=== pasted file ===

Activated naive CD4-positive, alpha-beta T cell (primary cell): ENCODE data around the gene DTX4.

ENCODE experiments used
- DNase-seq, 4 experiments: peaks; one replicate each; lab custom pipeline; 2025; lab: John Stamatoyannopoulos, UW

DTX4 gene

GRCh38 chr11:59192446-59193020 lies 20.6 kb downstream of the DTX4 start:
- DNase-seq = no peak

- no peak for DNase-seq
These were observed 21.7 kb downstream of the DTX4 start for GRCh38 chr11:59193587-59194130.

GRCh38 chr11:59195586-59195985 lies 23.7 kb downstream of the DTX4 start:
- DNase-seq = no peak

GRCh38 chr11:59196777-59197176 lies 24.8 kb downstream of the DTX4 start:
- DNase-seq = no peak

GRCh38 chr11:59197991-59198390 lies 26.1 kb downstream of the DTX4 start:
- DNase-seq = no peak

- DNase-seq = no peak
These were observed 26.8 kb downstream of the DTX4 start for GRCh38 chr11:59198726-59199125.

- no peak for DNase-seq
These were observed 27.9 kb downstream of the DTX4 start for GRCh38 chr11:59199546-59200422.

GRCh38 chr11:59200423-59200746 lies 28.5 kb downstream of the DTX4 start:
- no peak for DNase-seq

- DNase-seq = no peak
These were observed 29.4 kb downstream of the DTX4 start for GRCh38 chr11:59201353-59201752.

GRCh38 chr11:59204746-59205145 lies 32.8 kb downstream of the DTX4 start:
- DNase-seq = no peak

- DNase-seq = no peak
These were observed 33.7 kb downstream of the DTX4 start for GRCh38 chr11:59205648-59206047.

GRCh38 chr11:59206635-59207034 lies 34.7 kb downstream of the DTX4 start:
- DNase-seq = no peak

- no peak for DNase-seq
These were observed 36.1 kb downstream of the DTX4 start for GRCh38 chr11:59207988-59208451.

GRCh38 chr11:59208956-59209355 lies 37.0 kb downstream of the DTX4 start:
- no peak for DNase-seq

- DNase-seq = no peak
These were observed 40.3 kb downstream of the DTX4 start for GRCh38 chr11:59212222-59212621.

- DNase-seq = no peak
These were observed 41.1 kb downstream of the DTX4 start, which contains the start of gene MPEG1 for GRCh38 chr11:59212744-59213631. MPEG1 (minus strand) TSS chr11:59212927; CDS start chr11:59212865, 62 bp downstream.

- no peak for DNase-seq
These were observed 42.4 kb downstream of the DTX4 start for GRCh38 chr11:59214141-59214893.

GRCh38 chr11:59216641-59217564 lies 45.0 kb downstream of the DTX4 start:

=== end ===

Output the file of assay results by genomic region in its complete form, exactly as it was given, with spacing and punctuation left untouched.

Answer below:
Activated naive CD4-positive, alpha-beta T cell (primary cell): ENCODE data around the gene DTX4.

ENCODE experiments used
- DNase-seq, 4 experiments: peaks; one replicate each; lab custom pipeline; 2025; lab: John Stamatoyannopoulos, UW

DTX4 gene

GRCh38 chr11:59192446-59193020 lies 20.6 kb downstream of the DTX4 start:
- DNase-seq = no peak

- no peak for DNase-seq
These were observed 21.7 kb downstream of the DTX4 start for GRCh38 chr11:59193587-59194130.

GRCh38 chr11:59195586-59195985 lies 23.7 kb downstream of the DTX4 start:
- DNase-seq = no peak

GRCh38 chr11:59196777-59197176 lies 24.8 kb downstream of the DTX4 start:
- DNase-seq = no peak

GRCh38 chr11:59197991-59198390 lies 26.1 kb downstream of the DTX4 start:
- DNase-seq = no peak

- DNase-seq = no peak
These were observed 26.8 kb downstream of the DTX4 start for GRCh38 chr11:59198726-59199125.

- no peak for DNase-seq
These were observed 27.9 kb downstream of the DTX4 start for GRCh38 chr11:59199546-59200422.

GRCh38 chr11:59200423-59200746 lies 28.5 kb downstream of the DTX4 start:
- no peak for DNase-seq

- DNase-seq = no peak
These were observed 29.4 kb downstream of the DTX4 start for GRCh38 chr11:59201353-59201752.

GRCh38 chr11:59204746-59205145 lies 32.8 kb downstream of the DTX4 start:
- DNase-seq = no peak

- DNase-seq = no peak
These were observed 33.7 kb downstream of the DTX4 start for GRCh38 chr11:59205648-59206047.

GRCh38 chr11:59206635-59207034 lies 34.7 kb downstream of the DTX4 start:
- DNase-seq = no peak

- no peak for DNase-seq
These were observed 36.1 kb downstream of the DTX4 start for GRCh38 chr11:59207988-59208451.

GRCh38 chr11:59208956-59209355 lies 37.0 kb downstream of the DTX4 start:
- no peak for DNase-seq

- DNase-seq = no peak
These were observed 40.3 kb downstream of the DTX4 start for GRCh38 chr11:59212222-59212621.

- DNase-seq = no peak
These were observed 41.1 kb downstream of the DTX4 start, which contains the start of gene MPEG1 for GRCh38 chr11:59212744-59213631. MPEG1 (minus strand) TSS chr11:59212927; CDS start chr11:59212865, 62 bp downstream.

- no peak for DNase-seq
These were observed 42.4 kb downstream of the DTX4 start for GRCh38 chr11:59214141-59214893.

GRCh38 chr11:59216641-59217564 lies 45.0 kb downstream of the DTX4 start: